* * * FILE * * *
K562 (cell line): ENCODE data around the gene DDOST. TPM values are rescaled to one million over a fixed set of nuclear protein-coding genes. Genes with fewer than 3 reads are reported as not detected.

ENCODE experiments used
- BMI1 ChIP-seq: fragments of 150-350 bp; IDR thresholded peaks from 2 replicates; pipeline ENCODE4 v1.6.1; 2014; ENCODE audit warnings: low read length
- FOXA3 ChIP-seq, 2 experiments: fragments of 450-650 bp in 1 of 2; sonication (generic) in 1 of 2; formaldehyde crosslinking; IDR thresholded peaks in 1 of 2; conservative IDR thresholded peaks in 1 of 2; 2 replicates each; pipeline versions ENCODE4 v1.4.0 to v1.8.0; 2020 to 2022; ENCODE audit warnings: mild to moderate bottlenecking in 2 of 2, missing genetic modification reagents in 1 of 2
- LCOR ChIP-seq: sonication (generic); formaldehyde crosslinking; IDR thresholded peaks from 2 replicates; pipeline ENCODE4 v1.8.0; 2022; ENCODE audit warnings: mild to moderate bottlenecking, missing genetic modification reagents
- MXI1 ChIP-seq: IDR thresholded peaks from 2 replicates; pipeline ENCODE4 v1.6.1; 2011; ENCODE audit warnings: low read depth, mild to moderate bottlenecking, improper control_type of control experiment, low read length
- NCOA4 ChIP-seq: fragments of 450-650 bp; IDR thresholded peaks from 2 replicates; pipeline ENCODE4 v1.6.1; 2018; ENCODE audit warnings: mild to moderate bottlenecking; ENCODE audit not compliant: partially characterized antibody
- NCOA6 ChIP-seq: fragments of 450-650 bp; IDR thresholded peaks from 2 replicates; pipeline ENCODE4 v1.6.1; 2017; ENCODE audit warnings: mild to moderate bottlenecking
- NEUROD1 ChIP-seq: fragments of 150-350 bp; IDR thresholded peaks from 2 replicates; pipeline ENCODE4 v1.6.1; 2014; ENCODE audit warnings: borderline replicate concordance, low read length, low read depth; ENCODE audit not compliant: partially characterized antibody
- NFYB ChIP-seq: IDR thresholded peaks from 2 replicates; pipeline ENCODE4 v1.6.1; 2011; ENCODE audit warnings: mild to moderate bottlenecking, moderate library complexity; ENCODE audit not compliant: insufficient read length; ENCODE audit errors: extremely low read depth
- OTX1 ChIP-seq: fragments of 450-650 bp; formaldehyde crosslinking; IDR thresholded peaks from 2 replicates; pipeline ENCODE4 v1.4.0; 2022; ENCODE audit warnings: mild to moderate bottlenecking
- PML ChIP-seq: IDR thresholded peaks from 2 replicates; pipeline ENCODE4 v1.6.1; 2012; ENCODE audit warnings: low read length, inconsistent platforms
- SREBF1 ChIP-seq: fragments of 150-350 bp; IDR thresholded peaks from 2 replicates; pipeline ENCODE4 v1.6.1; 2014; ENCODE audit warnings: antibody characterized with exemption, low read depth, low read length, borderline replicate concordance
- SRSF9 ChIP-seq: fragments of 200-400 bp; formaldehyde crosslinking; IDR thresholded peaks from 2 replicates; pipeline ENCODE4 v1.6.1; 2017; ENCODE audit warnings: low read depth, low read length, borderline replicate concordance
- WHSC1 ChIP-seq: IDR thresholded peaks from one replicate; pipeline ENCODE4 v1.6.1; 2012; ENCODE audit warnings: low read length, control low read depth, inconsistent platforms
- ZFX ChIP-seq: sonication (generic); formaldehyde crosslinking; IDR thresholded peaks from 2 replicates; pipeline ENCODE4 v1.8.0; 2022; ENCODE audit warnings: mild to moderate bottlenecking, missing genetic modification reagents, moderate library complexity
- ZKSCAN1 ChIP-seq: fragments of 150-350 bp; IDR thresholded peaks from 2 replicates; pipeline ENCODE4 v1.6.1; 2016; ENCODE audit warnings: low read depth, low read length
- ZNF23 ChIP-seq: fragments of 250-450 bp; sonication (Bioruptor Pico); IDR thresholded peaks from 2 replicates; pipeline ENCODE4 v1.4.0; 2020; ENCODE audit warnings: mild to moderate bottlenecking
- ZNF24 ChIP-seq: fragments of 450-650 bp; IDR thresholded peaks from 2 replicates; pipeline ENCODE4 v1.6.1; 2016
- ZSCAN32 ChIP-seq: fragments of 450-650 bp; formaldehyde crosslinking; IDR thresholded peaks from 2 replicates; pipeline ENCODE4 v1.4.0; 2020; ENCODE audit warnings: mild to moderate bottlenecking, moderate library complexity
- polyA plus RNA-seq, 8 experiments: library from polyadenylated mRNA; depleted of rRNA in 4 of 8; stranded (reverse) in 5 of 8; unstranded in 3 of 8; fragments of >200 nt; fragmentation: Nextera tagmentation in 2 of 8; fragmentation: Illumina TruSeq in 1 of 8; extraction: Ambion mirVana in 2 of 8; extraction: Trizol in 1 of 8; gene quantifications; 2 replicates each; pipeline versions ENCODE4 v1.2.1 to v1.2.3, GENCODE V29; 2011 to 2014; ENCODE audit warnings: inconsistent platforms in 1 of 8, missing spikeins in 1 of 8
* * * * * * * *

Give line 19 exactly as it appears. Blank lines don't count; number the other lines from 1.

- ZNF24 ChIP-seq: fragments of 450-650 bp; IDR thresholded peaks from 2 replicates; pipeline ENCODE4 v1.6.1; 2016